Small states in international political economy (IPE): challenging the challenges

Economic factors have long been viewed as probable explanations of state behavior. The fact that economic security is now considered an organic dimension of national security is no exaggeration. Plato, relevantly described money as a cause of war and even went so far as that republic should remain that much poor so it would not be worth attacking. In Marxist perspective, economics is viewed as the driving force that determines political behavior. Not only in Marxist literature but also in mass thoughts small states are renowned as proletariat of international political economy (IPE). With this nihilistic tag, however, these states are playing critical role in global political economy. They are underdogs but they are not out of equations. Small States mostly repressed class in global political economy vice versa economic diplomacy is most promising instrument for small states serving their national interests.

Defining the indefinite

Small State

Different studies of “small state” have distinct characterizations. Even there is substantial disagreement over what indictors should be used to define a small state. Defining terms such as ‘weakness’, ‘power’, and ‘size’– especially, definitions that apply over time and space – has been proven difficult in international relations. In politics nothing can be estimated or evaluated directly. All the political debates need to be justified through prisms. If all the factors of debate are complied and generalize into a definite frame which can describe all the small state through same unique prism then, possibly, definition will be figured like this:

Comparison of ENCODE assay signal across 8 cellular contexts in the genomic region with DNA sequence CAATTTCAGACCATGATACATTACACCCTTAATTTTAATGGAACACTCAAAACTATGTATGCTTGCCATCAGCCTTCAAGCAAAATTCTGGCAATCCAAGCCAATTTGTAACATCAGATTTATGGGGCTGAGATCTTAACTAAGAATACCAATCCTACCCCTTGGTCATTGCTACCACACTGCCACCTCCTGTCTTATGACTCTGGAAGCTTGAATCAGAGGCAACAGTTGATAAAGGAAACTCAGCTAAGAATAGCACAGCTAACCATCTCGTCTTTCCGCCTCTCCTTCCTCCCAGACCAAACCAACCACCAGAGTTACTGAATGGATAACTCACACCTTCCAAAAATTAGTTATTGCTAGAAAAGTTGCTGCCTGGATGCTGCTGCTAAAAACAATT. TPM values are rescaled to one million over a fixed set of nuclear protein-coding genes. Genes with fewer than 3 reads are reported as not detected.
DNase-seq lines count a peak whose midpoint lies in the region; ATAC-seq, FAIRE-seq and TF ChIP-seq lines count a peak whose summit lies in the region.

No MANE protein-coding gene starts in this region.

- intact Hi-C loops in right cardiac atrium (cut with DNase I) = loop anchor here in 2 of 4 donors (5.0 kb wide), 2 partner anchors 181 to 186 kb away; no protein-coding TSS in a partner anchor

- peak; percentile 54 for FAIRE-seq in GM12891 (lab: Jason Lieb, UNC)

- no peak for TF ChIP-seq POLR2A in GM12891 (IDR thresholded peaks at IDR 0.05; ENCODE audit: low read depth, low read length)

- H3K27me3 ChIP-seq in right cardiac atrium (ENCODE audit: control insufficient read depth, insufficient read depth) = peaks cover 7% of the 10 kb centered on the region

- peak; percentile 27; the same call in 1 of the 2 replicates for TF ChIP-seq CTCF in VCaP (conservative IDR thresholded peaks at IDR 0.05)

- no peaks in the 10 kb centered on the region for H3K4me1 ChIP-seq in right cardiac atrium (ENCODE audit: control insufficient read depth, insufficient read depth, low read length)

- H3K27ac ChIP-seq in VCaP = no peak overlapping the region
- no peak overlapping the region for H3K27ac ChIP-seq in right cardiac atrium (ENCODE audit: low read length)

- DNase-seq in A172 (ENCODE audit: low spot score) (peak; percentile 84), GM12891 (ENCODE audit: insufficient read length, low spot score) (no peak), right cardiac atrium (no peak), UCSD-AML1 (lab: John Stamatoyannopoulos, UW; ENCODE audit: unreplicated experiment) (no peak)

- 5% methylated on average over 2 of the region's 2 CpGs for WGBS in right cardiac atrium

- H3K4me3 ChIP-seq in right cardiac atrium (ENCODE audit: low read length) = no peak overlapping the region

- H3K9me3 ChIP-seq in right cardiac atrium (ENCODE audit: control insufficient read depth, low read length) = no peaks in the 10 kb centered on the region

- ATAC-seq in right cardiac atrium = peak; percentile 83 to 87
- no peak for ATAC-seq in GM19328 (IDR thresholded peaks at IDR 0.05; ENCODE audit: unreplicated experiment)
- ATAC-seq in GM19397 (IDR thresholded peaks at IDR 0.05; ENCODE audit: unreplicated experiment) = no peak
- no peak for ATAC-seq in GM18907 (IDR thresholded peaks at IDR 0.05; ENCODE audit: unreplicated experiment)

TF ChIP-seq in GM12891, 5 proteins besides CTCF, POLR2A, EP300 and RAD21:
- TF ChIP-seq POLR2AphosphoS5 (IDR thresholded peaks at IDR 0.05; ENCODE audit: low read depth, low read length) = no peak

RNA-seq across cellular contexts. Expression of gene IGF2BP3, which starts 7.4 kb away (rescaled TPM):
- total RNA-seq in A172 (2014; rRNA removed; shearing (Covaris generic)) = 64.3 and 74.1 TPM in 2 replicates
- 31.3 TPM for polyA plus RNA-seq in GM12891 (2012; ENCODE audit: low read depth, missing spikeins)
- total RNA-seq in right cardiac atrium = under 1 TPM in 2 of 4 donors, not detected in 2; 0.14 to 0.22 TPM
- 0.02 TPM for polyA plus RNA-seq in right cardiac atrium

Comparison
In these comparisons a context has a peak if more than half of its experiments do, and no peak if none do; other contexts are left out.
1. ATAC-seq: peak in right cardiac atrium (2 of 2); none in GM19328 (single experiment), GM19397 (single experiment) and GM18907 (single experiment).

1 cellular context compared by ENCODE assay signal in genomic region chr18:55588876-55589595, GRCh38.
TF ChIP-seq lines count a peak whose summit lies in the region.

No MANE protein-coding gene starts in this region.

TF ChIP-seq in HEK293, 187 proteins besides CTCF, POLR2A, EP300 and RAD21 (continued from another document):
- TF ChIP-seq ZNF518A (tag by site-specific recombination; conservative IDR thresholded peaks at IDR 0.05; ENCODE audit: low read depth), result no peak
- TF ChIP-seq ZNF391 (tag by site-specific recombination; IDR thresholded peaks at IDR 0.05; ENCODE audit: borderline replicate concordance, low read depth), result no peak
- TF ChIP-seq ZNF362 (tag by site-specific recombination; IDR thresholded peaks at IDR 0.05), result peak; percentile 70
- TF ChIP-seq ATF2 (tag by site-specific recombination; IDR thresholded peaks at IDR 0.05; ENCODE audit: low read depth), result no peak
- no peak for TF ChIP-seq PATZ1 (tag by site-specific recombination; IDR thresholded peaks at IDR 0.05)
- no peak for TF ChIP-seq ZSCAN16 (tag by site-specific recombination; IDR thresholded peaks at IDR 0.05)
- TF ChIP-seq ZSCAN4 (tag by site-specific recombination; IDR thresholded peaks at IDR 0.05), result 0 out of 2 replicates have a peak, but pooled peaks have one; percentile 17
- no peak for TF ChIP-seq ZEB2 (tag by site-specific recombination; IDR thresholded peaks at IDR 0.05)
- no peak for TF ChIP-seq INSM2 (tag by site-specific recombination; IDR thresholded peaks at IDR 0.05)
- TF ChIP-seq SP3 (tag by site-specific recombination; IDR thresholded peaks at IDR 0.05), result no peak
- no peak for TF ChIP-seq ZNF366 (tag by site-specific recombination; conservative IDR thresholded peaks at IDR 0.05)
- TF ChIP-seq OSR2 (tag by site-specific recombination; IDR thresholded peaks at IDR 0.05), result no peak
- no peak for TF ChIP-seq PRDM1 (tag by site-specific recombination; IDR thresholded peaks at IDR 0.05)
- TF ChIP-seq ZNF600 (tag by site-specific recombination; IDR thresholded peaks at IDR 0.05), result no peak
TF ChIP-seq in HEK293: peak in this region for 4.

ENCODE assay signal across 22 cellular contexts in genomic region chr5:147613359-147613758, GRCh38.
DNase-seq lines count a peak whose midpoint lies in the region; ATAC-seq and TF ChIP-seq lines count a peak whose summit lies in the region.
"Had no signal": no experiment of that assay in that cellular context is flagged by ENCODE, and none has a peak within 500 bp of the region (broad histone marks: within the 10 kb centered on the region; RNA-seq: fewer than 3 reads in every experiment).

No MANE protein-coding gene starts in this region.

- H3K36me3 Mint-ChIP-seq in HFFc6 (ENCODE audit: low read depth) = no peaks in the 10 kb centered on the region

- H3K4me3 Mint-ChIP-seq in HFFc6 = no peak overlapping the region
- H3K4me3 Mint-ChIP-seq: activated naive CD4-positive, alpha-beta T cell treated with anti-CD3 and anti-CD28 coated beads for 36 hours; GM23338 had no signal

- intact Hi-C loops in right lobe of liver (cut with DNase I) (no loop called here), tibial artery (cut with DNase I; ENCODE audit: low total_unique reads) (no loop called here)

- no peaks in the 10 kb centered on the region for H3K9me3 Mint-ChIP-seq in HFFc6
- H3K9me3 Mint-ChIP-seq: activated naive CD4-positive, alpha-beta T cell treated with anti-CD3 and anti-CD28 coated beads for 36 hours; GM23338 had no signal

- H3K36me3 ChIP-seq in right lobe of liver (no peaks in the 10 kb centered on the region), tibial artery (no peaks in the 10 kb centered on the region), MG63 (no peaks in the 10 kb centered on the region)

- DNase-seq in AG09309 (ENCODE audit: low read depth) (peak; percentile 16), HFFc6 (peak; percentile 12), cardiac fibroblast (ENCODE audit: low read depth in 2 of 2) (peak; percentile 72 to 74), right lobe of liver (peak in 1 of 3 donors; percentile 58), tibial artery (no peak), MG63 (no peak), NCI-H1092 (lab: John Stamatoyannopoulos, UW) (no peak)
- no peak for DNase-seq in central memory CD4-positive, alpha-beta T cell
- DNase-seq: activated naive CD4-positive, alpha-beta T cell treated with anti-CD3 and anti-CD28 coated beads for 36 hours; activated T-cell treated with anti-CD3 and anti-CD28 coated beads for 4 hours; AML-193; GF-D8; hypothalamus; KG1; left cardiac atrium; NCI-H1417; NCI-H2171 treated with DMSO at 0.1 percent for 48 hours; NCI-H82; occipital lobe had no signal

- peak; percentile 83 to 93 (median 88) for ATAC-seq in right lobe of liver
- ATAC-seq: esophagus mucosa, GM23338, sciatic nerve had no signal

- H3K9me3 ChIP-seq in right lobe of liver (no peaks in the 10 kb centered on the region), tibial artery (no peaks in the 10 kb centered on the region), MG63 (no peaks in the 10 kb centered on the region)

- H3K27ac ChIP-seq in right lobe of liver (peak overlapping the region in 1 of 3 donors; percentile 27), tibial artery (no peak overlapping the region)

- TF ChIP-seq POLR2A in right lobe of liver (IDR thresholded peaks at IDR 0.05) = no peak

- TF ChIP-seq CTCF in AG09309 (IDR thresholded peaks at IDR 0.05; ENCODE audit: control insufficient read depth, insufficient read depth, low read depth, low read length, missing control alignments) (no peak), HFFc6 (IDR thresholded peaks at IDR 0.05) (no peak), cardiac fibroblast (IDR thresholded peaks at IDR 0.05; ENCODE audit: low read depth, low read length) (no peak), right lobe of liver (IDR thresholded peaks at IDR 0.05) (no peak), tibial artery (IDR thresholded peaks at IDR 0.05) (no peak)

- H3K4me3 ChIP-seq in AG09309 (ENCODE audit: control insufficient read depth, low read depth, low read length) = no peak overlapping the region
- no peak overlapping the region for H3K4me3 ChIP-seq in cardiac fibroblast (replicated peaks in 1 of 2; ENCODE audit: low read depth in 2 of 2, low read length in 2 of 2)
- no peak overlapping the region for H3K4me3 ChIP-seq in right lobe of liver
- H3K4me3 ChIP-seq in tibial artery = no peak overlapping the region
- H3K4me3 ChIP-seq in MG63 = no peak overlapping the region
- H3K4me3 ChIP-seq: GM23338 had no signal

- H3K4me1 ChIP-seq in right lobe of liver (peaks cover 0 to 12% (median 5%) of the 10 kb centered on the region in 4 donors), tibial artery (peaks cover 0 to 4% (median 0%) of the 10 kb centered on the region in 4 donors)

A small state is a nation state that has a nominal territory with population of any size, a hardly effective or no military power, limited natural resources, and emerging or struggling economy.

Economic diplomacy is the best available and encouraging instrument for small states to encoding external economic relations. Economic diplomacy is an expression of the governance that a country dispenses to itself in its external economic and commercial relationships. Due to tiny facts in all aspect of small states powers capabilities, economic relations emerged as only ground where they can be responsive to international political interactive relations.

Economic Diplomacy